Urban folklore in these circles reports of electrical power fluctuations when he enters the room (seriously) because of the mega-anointing he apparently possesses. After being witnessed practicing “sausage-swapping” and publicly drunk, Paul decided he was done with ministry for good.
But apparently he too has benefited from a full restoration and has recently taken up the scepter once again.
Unfortunately, most found in this movement, do so without real understanding of the true heresy behind the doctrines. “I just want to love Jesus”, is commonly heard, without any concern for that boring ol’theology. The more you look into these so-called Apostolic Reformation prophets, the crazier things get. Things like lying on graveyard tombs in order to suck the anointing from dead faith healers, meditations originating in Buddhism, crawling around on all fours grunting like a pig or “barking in the spirit” are regulars at these wrongly defined “moves of God”.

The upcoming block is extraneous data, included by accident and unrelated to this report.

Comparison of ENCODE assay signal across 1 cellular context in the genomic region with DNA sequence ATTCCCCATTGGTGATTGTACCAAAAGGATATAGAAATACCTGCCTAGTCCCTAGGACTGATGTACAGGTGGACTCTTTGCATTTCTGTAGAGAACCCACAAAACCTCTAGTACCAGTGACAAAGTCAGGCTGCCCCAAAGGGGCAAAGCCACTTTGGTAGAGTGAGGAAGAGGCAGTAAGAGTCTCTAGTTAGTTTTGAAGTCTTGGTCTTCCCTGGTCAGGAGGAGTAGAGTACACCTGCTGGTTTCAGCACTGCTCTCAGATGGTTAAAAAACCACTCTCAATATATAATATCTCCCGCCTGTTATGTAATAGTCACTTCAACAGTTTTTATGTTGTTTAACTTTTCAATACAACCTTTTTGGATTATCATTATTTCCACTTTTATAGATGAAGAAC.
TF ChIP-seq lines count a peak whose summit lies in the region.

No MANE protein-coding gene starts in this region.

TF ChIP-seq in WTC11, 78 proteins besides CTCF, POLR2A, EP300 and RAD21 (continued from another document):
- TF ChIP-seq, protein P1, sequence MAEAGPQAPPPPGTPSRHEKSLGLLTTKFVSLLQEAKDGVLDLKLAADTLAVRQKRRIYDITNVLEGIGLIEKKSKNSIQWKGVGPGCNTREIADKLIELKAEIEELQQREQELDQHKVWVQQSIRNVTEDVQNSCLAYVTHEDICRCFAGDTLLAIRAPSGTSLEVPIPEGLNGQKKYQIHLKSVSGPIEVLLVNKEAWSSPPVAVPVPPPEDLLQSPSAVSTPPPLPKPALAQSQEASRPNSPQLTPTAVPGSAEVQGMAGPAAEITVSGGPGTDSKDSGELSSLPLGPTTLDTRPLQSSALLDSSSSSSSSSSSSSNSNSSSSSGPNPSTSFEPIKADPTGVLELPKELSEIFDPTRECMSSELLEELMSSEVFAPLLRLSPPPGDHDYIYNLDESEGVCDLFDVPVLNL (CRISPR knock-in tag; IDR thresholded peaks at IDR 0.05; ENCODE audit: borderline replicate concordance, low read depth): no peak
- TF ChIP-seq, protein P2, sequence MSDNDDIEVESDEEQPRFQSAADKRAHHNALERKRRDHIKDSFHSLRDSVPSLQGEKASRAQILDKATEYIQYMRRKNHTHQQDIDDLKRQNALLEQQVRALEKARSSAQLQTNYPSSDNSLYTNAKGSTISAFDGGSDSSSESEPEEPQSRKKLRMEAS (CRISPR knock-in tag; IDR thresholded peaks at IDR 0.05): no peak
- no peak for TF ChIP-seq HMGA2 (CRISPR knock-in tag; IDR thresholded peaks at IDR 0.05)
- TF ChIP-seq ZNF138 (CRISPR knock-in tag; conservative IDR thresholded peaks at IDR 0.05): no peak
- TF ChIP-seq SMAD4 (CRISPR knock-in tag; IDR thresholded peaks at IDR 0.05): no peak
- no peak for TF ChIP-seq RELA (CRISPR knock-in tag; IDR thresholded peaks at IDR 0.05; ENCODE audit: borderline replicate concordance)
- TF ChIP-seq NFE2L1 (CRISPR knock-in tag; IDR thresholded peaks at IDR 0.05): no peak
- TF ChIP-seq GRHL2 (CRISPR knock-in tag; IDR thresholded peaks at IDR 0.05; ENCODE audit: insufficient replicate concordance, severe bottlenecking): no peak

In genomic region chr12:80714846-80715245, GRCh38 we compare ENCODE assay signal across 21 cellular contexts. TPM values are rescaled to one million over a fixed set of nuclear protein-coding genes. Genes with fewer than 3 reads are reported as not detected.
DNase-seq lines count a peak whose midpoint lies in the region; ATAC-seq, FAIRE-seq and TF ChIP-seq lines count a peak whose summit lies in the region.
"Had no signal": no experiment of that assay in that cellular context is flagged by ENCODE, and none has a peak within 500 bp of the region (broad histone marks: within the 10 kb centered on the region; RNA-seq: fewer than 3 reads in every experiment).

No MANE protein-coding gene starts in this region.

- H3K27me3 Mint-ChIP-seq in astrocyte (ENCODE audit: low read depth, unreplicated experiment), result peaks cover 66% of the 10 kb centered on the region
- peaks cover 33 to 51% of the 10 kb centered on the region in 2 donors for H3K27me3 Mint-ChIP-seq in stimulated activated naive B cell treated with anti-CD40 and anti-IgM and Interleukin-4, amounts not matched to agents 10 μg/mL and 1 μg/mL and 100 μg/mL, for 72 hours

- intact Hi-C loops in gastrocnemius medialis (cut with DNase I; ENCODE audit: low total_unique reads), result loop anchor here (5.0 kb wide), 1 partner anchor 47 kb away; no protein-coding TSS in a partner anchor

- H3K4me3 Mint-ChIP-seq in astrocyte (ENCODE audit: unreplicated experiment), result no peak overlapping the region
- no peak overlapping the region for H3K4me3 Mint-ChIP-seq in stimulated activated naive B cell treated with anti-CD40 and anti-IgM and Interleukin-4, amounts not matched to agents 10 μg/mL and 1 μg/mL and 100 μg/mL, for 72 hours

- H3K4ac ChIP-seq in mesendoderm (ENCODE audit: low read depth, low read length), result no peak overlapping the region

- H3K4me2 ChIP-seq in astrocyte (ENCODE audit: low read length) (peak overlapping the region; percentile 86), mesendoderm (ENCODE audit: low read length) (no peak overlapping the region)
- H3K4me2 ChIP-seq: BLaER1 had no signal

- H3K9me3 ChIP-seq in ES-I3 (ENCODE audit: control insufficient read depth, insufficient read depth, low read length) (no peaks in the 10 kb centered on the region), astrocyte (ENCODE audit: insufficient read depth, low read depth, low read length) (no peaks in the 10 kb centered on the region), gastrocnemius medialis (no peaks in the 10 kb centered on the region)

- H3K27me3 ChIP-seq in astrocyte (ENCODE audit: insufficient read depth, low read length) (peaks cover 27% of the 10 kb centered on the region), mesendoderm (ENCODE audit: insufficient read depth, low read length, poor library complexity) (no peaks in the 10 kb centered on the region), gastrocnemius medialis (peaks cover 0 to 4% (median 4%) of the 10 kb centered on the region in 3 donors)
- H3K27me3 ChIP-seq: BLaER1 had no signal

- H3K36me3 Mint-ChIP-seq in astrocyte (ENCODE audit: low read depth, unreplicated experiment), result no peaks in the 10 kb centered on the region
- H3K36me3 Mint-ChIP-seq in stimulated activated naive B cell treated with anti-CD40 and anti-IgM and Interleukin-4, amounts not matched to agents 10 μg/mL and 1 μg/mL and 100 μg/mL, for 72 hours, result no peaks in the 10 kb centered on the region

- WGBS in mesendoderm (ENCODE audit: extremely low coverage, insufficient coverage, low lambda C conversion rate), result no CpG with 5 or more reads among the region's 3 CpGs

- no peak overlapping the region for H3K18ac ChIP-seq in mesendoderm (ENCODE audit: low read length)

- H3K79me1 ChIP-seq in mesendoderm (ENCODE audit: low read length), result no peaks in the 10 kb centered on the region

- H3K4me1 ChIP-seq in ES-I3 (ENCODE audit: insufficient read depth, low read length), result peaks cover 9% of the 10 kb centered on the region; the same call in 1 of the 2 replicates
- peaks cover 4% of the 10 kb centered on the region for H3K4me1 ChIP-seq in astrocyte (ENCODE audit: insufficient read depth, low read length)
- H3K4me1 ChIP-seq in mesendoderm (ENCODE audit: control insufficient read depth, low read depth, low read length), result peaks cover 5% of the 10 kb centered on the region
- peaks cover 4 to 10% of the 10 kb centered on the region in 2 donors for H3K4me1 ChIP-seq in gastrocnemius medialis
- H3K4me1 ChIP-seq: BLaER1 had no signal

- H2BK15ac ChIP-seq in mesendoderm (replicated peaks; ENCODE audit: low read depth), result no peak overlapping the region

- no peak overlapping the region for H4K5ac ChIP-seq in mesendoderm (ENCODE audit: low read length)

If you see any clips of these so called moves of God, it’s much like seeing a major vehicular catastrophe. You don’t want to look, but curiosity lures your eyeballs. Convulsions, shaking, crying, barking, folks crawling around on all fours, rocking back and forth and nuthouse laughter are all part of the show. It looks like a train burst through the wall and meat-waffled everyone in the room.
These sorts of Cirque-de-Soleil antics are said to be what happens when the Holy Spirit enters a person’s body. According to them, “the Holy Spirit will be boxed in by no one”! (But He will be subject to them).
The idea of God not being held by any barriers seems to hold water. But as the WFer declares this, he hypocritically demands that God keep His promises (as if God was some shyster looking to get out of keeping a bargain or something).